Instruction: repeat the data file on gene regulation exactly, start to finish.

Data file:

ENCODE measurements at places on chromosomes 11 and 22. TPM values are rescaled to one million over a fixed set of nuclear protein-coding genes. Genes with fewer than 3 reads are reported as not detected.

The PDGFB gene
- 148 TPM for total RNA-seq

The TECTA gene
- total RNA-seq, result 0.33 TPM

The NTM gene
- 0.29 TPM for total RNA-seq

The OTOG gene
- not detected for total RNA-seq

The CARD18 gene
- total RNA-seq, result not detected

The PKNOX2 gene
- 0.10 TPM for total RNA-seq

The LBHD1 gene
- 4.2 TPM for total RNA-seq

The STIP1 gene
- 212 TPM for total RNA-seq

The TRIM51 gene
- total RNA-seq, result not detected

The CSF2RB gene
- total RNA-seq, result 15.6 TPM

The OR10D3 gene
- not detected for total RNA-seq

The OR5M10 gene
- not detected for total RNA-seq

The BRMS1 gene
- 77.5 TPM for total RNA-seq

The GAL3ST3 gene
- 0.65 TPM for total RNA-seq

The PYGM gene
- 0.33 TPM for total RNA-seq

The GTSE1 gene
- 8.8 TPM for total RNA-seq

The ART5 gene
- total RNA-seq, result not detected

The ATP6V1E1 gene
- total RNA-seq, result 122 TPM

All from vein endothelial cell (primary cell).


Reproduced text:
ENCODE measurements at places on chromosomes 11 and 22. TPM values are rescaled to one million over a fixed set of nuclear protein-coding genes. Genes with fewer than 3 reads are reported as not detected.

The PDGFB gene
- 148 TPM for total RNA-seq

The TECTA gene
- total RNA-seq, result 0.33 TPM

The NTM gene
- 0.29 TPM for total RNA-seq

The OTOG gene
- not detected for total RNA-seq

The CARD18 gene
- total RNA-seq, result not detected

The PKNOX2 gene
- 0.10 TPM for total RNA-seq

The LBHD1 gene
- 4.2 TPM for total RNA-seq

The STIP1 gene
- 212 TPM for total RNA-seq

The TRIM51 gene
- total RNA-seq, result not detected

The CSF2RB gene
- total RNA-seq, result 15.6 TPM

The OR10D3 gene
- not detected for total RNA-seq

The OR5M10 gene
- not detected for total RNA-seq

The BRMS1 gene
- 77.5 TPM for total RNA-seq

The GAL3ST3 gene
- 0.65 TPM for total RNA-seq

The PYGM gene
- 0.33 TPM for total RNA-seq

The GTSE1 gene
- 8.8 TPM for total RNA-seq

The ART5 gene
- total RNA-seq, result not detected

The ATP6V1E1 gene
- total RNA-seq, result 122 TPM

All from vein endothelial cell (primary cell).